Heritage, Volume 4, Number 3, Winter 1986 Page: 42
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Medicine on Texas Plantations
basic economic structure of Texas plantation
life was undermined. The foundations
crumbled, pulling down the framework
of the system, and when the dust
settled, both master and slave had to find
ways to coexist in a world that would
never be the same for either of them.
Elizabeth Silverthorne, author of the awardwinning
Ashbel Smith of Texas, is a free-lance
writer in Salado, Texas.
This article is based on material from Elizabeth
Silverthore's book, Plantation Life in
Texas, scheduled for release in 1986. The book
is the first in the Clayton Wheat Williams Series
to be published by the Texas A&M University
In recognition of the Texas Sesquicenennial
and in tribute to the people, the times, and
events that have shaped the medical profession,
the March 1986 issue of Texas Medicine
published this article as part of its Heritage
Las Pastorelas: The Shepherds' Play
ico, D.F., 1911. These are those who
think that Motolinia himself may have
written this play. As time passes, we find
the influence of the new surroundings
manifested in the foods mentioned, in
the use of certain words, and in the character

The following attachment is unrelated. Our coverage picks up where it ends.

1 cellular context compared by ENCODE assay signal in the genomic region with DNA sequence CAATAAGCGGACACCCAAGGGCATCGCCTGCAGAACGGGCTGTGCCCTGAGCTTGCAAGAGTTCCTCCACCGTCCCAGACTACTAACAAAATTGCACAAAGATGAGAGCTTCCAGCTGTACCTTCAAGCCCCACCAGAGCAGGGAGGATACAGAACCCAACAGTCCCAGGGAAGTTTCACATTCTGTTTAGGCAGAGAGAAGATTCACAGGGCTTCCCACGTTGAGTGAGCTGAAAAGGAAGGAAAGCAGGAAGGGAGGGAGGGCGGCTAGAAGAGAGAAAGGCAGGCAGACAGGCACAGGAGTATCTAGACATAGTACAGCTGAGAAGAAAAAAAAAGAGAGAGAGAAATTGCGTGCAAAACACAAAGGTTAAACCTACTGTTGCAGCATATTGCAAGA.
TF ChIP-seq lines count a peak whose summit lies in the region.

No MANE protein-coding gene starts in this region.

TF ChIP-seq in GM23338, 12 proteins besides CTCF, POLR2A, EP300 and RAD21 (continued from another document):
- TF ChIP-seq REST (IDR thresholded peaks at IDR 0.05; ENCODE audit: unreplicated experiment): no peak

and type of the shepherds. Nevertheless,
the theology, the demonology,
and much of the beautiful poetry of the
originals come down to us through the
centuries in these pastorelas. They have
become a truly folk development despite
their erudite and learned origins.
In "Source and Dating of New Mexican
Spanish Folk Plays," published in
Western Folklore, October 1957, Professor
John E. Englekirk has set forth a number
of facts concerning this type of material
in New Mexico. He cites data that indicate
that the origin of most of these plays
found today north of the border, and possibly
in Mexico as well, is more recent
than was formerly thought. However,
Sister Joseph Marie presents strong arguments
and documentation favoring the
theory of a rather direct transmission of
It may not be possible to establish even
the approximate date of these manuscripts.
However, whether or not they are
of recent or distant origin, they repre
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Texas Historical Foundation. Heritage, Volume 4, Number 3, Winter 1986, periodical, 1986; Austin, Texas. (texashistory.unt.edu/ark:/67531/metapth45440/m1/42/?rotate=90: accessed May 24, 2017), University of North Texas Libraries, The Portal to Texas History, texashistory.unt.edu; crediting Texas Historical Foundation.